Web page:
Who is it a problem for? (Day 4 of Brianna at OASiS)

words I learned at the museum
Words I learned at the museum

Today the concept of evolution was explained to me by children who knew only a few words of English. I was able to teach them about fifteen English words and they taught me forty Hindi words – ten times as much as yesterday.

What changed? We started from the same place – the “language” of images and gestures.

But first, I visited a Dog and Cat clinic with A. and a very sick Labrador puppy. One of A.’s cousins had brought him because of stomach issues. Midway through our walk to the vet, we realized the “he” was a “she.” A vitally important detail, I know. I like to give you readers what you want.

When we were back, I had my breakfast – egg salad sandwich with a different kind of fresh mango (there are about 1,000 different varieties of mango… seriously!) and a rice-like pudding with raisins.

I had time to do some thinking and writing, and then Piyush came to pick me up… on a motorbike! I managed to fit the helmet on my large head (a classic Smrke trait) and we were off, weaving through the traffic. It was a bit of a challenge to stay balanced, but I enjoyed feeling the breeze on my face. A quick note about the weather: it’s been incredibly pleasant. Cool, and mostly dry. I asked Pradeep if the weather was always like this and he said that with the rainy season, nothing is ever sure. Each year is different. Sometimes it will rain all day for days, and even one time it only ever rained in the afternoon. No matter – this rainy season suits me (knock on wood).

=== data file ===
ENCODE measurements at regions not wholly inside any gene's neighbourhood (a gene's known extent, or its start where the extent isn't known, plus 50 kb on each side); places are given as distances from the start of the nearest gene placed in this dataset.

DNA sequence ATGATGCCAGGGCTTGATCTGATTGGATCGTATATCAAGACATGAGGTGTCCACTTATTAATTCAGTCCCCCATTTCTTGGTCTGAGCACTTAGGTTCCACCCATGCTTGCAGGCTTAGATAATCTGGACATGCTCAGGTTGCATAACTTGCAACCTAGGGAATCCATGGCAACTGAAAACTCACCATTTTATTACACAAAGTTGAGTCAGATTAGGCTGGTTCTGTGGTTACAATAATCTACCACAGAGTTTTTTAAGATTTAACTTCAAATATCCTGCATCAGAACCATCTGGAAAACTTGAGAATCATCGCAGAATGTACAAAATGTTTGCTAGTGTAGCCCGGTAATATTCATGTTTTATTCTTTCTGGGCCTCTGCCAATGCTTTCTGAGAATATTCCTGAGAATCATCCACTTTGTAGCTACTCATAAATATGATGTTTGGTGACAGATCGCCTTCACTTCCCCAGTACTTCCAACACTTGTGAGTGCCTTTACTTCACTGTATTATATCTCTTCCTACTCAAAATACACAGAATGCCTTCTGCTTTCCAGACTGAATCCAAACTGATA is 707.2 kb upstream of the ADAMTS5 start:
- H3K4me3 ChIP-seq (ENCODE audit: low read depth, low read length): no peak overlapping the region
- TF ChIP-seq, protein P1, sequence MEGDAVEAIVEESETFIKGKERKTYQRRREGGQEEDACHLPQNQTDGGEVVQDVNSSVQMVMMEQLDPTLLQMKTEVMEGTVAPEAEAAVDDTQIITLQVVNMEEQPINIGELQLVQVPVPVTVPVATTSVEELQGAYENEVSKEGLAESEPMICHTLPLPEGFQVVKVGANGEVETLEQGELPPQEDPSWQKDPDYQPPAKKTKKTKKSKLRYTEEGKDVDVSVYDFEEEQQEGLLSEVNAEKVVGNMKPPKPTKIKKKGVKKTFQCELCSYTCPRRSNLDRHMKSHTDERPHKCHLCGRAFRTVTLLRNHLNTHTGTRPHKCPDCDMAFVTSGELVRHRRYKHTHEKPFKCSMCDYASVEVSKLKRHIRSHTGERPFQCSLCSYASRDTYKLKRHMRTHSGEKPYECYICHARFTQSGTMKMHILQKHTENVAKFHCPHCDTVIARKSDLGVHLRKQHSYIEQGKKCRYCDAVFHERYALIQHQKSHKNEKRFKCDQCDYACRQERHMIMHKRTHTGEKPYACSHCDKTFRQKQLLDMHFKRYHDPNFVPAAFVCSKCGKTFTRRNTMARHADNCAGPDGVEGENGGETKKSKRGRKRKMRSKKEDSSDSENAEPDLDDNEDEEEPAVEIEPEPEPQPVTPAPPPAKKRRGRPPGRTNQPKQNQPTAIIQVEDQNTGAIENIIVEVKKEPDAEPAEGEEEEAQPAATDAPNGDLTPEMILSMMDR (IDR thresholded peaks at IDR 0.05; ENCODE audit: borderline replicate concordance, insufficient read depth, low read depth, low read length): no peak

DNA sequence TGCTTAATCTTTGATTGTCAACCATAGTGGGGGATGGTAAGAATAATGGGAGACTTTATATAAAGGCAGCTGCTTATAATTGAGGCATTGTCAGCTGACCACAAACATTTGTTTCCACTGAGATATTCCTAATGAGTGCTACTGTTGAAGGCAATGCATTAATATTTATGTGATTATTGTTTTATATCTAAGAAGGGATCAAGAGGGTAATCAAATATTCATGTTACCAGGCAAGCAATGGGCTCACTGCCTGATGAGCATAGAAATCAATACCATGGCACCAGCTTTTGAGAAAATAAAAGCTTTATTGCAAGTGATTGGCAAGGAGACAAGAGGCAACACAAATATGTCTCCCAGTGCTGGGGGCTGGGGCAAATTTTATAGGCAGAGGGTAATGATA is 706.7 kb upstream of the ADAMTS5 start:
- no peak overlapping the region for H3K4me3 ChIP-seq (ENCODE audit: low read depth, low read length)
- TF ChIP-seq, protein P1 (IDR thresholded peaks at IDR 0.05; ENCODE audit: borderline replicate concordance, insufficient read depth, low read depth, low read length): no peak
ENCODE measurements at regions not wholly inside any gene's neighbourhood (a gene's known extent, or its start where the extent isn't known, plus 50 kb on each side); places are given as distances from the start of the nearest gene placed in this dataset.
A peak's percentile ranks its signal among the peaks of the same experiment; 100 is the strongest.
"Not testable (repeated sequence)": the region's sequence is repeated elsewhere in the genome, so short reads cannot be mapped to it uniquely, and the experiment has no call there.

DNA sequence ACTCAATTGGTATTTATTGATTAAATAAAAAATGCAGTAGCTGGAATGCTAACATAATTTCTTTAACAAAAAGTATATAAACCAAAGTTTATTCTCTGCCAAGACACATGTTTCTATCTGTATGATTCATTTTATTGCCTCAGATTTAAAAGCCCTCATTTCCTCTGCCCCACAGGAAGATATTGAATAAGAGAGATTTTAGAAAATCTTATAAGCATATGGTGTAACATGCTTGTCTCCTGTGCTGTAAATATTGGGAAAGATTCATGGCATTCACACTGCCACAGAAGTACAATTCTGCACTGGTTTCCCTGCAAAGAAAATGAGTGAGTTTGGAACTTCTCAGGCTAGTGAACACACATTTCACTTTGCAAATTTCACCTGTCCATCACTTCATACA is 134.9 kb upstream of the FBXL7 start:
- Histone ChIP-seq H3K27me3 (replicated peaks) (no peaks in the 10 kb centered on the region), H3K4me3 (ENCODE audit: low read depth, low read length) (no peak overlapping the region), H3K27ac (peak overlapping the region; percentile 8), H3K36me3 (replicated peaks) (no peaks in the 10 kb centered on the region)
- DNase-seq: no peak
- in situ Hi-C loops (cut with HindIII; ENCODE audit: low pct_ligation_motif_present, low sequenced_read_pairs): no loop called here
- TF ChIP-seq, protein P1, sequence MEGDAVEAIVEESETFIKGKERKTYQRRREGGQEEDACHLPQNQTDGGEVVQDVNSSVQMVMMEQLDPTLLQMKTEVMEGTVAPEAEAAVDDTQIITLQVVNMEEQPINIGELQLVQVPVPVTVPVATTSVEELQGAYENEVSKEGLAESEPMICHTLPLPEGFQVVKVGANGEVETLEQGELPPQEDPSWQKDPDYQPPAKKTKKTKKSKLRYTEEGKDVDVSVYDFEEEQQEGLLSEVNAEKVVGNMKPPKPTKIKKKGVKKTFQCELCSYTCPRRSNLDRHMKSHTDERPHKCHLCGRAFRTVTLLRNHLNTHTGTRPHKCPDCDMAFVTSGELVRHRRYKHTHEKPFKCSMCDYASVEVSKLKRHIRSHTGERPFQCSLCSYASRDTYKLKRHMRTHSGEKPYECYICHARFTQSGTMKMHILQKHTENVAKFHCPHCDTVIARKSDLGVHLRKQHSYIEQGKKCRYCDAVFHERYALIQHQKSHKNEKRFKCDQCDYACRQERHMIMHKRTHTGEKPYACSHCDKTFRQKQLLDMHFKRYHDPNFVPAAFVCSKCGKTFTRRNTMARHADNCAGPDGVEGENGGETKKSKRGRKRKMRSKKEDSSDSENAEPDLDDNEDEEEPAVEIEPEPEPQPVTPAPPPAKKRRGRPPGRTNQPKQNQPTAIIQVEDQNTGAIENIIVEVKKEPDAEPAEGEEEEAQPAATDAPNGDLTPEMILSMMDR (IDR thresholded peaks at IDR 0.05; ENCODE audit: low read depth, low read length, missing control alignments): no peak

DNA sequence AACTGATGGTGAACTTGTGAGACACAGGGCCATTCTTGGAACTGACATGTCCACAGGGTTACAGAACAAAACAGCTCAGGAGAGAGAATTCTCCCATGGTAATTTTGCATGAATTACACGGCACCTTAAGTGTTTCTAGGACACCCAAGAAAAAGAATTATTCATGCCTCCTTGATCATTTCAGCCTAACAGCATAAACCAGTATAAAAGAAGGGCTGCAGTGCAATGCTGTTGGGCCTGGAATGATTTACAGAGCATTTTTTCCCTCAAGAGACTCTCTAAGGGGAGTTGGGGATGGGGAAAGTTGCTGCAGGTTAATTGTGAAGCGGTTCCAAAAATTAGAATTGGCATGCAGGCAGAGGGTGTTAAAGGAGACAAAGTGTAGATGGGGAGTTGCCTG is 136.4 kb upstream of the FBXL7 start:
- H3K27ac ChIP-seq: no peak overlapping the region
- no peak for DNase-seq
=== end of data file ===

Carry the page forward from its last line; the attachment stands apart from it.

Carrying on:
At this point it would be a little irresponsible of me if I didn’t give you the general structure of my days.

“You, irresponsible? Actually, that wouldn’t surprise me.” You say.

Oh, you. Each day I have most of the early morning to myself. One of the Ghoshes usually comes to get me at around 10:30 and brings me to their house, where I learn through discussions with Pradeep and Shibani (or whoever else is around) until it is time for lunch. Then I learn how lucky I am to have food made by an incredible cook (this may be my favourite learning of each day). Then I head off with Shibani to the museum school with a task in hand or question in mind to learn by interacting with the children.

“So what did you talk about today?”

I’m glad you asked.

Pradeep and I discussed my impressions of my (overwhelming) first day learning with the children. I knew that there was so much they wanted to teach me, but language proved a huge obstacle. Before I went to sleep (“For twelve hours!” you say, chuckling) I had thought about what else I could do to try to mend the lines of communication. I thought about the role images could play; that drawing a picture as well as a word could anchor the word better than just writing the word alone.